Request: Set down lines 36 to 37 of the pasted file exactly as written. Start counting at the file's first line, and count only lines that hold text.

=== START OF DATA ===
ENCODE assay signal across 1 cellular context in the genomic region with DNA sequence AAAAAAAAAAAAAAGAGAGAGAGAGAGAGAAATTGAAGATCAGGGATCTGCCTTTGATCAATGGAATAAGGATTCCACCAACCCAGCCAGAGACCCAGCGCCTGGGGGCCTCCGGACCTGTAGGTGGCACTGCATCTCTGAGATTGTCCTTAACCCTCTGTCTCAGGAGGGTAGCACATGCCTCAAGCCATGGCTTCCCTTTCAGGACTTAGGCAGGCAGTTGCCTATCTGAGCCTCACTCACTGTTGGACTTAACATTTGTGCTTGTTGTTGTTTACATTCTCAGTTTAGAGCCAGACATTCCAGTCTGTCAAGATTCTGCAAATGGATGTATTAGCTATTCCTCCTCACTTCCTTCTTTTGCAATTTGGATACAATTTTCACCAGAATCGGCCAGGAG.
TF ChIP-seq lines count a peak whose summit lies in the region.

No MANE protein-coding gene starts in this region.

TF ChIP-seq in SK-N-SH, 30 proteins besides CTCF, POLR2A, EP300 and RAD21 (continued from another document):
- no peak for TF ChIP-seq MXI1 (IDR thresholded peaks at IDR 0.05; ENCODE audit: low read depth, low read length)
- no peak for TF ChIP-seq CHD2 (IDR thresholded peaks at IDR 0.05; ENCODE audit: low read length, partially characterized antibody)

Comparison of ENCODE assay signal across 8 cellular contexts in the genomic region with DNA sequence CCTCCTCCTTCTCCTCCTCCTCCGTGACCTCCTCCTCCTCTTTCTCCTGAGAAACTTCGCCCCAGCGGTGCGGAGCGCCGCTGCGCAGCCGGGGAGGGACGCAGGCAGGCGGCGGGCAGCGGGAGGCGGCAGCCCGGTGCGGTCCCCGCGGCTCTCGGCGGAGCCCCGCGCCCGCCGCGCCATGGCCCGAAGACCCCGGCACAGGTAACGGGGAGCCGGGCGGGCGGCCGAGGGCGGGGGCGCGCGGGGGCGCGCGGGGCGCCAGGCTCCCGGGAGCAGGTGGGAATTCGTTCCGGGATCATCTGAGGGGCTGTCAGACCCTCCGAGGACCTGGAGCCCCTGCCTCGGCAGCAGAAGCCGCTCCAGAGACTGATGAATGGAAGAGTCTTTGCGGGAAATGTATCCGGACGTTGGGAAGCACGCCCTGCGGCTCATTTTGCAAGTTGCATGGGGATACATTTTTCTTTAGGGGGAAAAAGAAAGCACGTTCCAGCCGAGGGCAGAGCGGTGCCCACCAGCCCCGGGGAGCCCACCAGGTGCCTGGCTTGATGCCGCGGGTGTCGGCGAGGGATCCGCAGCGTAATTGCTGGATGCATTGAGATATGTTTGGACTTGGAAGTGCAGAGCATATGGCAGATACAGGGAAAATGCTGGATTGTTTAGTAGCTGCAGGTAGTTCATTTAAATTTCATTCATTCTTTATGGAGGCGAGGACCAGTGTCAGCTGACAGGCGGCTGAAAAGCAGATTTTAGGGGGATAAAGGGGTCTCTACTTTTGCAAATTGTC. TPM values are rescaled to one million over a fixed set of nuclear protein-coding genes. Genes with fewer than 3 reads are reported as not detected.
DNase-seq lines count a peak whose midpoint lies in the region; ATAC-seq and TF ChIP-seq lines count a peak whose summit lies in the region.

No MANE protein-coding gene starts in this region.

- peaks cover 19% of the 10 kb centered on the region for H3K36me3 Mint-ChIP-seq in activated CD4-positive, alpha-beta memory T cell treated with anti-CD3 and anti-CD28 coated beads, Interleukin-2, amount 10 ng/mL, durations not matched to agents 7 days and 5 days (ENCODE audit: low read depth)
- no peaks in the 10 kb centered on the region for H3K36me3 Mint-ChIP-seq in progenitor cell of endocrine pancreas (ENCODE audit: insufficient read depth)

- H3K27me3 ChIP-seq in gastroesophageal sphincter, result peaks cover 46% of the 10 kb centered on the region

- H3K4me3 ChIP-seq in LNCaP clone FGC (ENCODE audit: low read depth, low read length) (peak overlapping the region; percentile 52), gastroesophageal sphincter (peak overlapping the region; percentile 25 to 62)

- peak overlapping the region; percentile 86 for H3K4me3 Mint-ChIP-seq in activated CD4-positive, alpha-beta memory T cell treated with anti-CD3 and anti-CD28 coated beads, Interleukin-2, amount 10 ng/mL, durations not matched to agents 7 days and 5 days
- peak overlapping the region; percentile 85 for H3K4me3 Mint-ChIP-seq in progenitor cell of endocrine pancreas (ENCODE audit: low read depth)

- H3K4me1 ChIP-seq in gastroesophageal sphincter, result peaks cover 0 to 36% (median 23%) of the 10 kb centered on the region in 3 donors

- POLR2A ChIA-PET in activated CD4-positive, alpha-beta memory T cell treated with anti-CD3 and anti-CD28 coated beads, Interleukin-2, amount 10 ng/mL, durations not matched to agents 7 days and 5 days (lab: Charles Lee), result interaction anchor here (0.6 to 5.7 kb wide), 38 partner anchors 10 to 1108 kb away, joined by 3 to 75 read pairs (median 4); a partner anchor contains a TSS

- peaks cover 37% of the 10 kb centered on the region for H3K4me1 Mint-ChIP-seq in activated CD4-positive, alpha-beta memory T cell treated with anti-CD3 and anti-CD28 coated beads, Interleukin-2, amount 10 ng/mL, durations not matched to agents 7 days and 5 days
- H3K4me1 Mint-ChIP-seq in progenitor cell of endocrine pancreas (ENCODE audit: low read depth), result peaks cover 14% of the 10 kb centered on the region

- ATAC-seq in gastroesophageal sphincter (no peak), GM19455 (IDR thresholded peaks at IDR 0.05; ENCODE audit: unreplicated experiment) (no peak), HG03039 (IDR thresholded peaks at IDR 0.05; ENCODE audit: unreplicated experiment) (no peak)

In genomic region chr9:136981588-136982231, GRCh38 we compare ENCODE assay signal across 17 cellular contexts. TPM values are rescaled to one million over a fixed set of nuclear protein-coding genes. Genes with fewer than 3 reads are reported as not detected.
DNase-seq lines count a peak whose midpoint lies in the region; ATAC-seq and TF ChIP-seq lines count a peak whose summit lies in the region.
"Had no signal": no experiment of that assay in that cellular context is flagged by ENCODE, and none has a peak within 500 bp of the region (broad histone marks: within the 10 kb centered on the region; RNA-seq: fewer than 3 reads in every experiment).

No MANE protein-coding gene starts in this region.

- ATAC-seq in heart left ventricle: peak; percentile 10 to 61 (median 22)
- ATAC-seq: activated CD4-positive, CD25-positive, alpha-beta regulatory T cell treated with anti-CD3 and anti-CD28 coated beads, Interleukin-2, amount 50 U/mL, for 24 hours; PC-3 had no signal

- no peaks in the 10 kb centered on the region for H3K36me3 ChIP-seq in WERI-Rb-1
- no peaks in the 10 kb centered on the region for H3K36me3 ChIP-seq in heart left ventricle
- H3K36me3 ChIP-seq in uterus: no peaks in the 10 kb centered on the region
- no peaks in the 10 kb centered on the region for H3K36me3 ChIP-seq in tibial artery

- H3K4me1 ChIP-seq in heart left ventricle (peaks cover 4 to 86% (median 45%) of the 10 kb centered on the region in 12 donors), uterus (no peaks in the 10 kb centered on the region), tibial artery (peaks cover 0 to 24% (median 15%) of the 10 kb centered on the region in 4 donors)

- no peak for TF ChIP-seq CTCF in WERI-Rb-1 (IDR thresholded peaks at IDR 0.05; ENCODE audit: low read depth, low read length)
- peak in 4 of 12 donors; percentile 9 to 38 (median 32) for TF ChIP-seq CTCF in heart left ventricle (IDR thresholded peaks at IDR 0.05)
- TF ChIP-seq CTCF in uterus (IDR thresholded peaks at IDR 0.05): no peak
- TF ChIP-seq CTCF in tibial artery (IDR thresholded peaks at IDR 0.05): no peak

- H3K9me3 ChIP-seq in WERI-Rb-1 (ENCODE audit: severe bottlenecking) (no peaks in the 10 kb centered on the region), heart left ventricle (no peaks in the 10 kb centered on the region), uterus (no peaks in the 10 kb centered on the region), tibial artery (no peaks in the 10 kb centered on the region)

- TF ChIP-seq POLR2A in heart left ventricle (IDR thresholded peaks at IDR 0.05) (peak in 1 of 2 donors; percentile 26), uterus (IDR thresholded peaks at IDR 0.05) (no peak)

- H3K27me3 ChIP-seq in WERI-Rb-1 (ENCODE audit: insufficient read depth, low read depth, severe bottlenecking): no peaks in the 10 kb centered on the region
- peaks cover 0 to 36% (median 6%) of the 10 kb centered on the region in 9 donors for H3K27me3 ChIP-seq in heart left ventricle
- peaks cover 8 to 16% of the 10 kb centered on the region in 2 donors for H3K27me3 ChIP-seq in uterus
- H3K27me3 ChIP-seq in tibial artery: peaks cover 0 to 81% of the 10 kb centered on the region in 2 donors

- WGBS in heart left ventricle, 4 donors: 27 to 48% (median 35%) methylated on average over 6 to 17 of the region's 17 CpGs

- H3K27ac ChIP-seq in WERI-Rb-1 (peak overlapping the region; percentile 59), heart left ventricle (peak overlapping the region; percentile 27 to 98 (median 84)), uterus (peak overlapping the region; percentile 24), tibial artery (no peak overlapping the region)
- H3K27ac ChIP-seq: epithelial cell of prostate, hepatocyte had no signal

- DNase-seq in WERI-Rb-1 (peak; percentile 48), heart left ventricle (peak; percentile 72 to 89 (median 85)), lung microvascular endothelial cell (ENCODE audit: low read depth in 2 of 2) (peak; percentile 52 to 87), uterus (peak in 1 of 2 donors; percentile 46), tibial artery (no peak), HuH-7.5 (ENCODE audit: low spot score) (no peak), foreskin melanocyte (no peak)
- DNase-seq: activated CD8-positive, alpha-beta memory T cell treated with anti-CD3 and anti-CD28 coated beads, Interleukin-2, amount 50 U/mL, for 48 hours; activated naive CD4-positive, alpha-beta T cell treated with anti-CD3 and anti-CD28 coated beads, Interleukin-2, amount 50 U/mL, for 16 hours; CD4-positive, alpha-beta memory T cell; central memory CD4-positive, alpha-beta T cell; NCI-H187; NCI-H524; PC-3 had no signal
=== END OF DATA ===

- H3K9me3 ChIP-seq in WERI-Rb-1 (ENCODE audit: severe bottlenecking) (no peaks in the 10 kb centered on the region), heart left ventricle (no peaks in the 10 kb centered on the region), uterus (no peaks in the 10 kb centered on the region), tibial artery (no peaks in the 10 kb centered on the region)

- TF ChIP-seq POLR2A in heart left ventricle (IDR thresholded peaks at IDR 0.05) (peak in 1 of 2 donors; percentile 26), uterus (IDR thresholded peaks at IDR 0.05) (no peak)